A local official in Clay, West Virginia who was supposed to return to her job as director of the Clay County Development Corporation after being suspended for calling First Lady Michelle Obama an “ape in heels” in a Facebook post has been permanently fired, according to a report from Reuters. Governor Earl Ray Tomblin issued a statement:
Following the state’s request for specific assurances that the CCDC is following anti-discrimination policies, we have been assured that Pamela Taylor has been removed from her position as CCDC director.
Pamela Ramsey Taylor posted the message after GOP nominee Donald J. Trump won the 2016 presidential election. “It will be so refreshing to have a classy, beautiful, dignified First Lady back in the White House,” Taylor wrote. “I’m tired of seeing a Ape in heels.”
Clay mayor Beverly Whaling replied, “You made my day Pam.”
The Washington Post reported that both women later apologized for their actions:
“My comment was not intended to be racist at all,” Whaling said in a statement to The Washington Post. “I was referring to my day being made for change in the White House! I am truly sorry for any hard feeling this may have caused! Those who know me know that I’m not of any way racist!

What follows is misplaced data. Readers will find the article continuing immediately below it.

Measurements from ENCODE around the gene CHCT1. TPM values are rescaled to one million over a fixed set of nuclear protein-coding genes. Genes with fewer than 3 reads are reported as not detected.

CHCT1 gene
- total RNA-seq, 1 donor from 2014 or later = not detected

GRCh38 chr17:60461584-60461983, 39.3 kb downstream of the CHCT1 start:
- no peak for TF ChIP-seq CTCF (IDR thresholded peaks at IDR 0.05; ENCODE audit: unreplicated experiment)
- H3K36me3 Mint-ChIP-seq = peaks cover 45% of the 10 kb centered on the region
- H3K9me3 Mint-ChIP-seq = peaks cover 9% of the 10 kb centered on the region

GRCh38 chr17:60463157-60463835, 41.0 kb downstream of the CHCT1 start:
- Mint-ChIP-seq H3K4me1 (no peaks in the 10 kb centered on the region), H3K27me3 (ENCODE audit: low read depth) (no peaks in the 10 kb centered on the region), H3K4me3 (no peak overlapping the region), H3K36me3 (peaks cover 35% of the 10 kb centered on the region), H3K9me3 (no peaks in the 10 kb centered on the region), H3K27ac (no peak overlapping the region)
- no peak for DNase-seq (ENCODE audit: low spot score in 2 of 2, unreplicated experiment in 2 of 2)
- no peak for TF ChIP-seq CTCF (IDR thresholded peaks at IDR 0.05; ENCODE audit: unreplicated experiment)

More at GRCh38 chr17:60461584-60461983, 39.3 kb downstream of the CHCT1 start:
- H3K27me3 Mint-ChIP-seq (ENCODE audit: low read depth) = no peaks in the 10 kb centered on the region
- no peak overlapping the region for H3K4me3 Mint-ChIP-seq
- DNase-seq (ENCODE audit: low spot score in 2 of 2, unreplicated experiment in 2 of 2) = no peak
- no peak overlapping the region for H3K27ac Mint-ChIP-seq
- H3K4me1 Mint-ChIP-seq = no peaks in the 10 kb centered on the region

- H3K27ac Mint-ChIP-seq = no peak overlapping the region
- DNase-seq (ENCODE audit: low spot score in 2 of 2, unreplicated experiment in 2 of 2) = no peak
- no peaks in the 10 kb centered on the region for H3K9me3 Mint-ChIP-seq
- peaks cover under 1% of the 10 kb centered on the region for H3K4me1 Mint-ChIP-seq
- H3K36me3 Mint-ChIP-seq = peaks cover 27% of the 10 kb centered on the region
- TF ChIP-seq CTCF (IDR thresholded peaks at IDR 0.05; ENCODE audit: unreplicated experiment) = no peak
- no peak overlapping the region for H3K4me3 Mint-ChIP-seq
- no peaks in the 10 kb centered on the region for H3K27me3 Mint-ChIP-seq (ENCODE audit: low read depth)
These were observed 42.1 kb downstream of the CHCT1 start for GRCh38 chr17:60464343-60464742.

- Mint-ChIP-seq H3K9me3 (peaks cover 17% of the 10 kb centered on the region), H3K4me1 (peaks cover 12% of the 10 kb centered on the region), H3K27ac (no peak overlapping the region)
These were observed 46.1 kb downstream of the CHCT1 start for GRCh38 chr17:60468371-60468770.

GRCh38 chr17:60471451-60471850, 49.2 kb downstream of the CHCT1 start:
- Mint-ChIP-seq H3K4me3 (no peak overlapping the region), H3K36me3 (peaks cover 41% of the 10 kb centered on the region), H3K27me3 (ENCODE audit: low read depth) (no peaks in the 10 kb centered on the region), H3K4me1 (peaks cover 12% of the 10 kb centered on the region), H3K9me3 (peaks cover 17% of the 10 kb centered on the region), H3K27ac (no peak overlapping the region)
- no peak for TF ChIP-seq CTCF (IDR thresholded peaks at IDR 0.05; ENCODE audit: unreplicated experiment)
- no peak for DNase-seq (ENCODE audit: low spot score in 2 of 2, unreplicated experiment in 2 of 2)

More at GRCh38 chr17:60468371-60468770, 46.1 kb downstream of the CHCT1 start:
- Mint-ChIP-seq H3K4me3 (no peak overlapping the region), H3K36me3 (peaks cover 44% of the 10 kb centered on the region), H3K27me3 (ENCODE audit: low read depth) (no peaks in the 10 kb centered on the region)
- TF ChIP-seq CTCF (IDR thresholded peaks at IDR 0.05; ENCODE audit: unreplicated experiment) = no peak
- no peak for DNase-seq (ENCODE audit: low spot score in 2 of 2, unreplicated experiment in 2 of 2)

“Again, I would like to apologize for this getting out of hand!”
Taylor could not be reached for comment, but WSAZ reported that she had issued an apology on Facebook.
Other local and state officials condemned the remarks and issued apologizies to the President and First Lady, the Gazette-Mail reported:
Joe Murphy, vice chairman of the Clay Democratic Executive Committee, said he was disappointed when he heard about the post. Murphy said Michelle Obama is one of the most graceful and articulate first ladies in American history.
“While we respect Ms. Taylor’s right to free speech, we strongly oppose any form of racism or hate speech,” Murphy said. “We fully support our president and the first lady.”
State Democratic Party Chairwoman Belinda Biafore offered an apology to Obama for the comments.
“On behalf of my fellow Mountaineers I would like extend my sincerest apologies to first lady Michelle Obama,” Biafore said in an emailed statement. “West Virginia truly is better than this. These radical, hateful, and racist ideals are exactly what we at the West Virginia Democratic Party will continue to fight against. These words and actions do not represent West Virginia values.”
The derisive Facebook posts were widely shared via social media, leading to outrage and calls for the women’s dismissals. An online petition to that effect had garnered approximately 115,000 supporters as of 15 November 2016. Later that day, Clay mayor Beverly Whaling resigned from her post.
In the wake of the incident, West Virginia Bureau of Senior Services warned the Clay County Development Corporation that it stood to lose federal and state funding if in the event of “any discrimination of staff or the customers [they] serve.”